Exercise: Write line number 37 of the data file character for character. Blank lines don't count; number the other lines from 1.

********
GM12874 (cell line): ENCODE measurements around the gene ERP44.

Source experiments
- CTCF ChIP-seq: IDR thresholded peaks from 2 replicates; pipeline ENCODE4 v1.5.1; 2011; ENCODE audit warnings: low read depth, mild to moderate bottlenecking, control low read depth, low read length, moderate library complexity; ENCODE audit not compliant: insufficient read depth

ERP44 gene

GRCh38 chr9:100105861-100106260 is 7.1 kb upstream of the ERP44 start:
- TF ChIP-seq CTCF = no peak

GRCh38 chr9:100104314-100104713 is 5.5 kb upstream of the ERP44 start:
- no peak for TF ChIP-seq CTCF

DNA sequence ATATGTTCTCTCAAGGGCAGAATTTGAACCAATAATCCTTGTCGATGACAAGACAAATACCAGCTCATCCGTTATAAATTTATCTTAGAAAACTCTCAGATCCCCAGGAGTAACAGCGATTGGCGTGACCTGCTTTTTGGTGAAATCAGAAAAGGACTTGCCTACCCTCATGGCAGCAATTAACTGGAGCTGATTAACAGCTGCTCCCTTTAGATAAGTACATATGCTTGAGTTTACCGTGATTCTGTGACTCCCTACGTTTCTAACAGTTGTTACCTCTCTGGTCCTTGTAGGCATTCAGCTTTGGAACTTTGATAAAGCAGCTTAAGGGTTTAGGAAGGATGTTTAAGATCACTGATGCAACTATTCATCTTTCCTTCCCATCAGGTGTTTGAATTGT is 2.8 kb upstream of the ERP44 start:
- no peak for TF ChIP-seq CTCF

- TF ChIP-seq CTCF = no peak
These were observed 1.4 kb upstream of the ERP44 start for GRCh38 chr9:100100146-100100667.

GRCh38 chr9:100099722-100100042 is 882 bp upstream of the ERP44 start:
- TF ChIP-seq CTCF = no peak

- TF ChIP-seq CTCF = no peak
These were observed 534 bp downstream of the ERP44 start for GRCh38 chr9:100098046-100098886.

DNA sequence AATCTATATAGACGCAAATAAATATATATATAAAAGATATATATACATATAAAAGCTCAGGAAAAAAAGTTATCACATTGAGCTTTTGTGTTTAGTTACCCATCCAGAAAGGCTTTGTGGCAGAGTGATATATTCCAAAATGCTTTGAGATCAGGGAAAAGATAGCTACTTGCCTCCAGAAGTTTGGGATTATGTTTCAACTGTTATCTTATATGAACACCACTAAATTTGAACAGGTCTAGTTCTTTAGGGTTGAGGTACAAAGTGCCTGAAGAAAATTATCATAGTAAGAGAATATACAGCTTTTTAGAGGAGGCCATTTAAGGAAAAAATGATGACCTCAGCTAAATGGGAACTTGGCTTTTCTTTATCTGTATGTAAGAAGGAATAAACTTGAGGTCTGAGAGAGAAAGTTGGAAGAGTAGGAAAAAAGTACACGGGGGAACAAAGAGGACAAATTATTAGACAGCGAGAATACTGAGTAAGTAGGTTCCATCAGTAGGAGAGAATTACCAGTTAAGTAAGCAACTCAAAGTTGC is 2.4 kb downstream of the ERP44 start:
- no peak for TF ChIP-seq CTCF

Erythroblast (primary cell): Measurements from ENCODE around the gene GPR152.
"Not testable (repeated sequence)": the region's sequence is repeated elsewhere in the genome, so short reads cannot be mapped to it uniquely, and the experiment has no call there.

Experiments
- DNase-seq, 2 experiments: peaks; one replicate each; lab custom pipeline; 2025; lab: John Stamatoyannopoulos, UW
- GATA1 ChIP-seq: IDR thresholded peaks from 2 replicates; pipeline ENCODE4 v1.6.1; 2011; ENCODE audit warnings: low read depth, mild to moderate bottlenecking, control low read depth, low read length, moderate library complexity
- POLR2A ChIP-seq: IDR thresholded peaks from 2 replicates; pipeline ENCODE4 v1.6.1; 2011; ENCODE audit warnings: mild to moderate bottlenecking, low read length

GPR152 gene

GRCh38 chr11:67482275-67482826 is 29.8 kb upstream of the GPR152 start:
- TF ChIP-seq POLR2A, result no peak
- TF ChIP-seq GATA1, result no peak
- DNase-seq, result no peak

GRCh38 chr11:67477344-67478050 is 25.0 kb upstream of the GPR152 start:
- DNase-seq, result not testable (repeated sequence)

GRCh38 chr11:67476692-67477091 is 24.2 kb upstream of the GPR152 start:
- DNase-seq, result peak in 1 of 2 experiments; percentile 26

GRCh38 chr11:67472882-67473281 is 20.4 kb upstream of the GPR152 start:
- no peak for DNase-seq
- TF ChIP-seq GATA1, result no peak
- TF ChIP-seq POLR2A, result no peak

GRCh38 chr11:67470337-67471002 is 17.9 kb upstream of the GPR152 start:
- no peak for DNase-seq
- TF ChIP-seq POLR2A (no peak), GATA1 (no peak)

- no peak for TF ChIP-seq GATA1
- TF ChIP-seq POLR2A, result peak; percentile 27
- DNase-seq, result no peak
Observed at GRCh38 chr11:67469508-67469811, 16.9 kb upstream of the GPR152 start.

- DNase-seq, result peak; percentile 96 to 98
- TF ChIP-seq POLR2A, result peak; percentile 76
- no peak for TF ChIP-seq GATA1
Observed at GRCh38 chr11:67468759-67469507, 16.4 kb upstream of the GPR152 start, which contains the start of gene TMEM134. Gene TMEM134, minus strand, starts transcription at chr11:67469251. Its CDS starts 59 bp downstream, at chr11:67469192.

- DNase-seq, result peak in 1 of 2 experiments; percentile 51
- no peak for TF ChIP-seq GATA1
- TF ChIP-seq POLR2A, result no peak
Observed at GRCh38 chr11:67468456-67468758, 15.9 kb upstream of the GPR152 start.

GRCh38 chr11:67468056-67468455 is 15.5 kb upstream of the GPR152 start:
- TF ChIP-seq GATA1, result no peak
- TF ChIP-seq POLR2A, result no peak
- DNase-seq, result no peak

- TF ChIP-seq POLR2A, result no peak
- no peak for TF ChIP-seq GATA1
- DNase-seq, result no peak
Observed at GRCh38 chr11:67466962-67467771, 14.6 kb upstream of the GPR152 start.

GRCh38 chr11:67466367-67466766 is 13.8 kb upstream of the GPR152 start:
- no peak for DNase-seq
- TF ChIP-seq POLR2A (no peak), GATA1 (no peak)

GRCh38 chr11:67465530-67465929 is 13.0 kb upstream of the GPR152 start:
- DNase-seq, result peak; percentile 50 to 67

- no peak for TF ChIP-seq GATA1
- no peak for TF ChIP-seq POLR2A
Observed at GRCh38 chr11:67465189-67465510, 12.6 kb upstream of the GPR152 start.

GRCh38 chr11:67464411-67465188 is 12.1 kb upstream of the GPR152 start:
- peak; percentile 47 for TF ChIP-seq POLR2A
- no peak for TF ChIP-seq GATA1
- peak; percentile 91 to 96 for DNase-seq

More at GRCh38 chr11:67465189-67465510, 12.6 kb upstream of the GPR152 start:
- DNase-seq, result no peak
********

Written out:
- TF ChIP-seq POLR2A, result no peak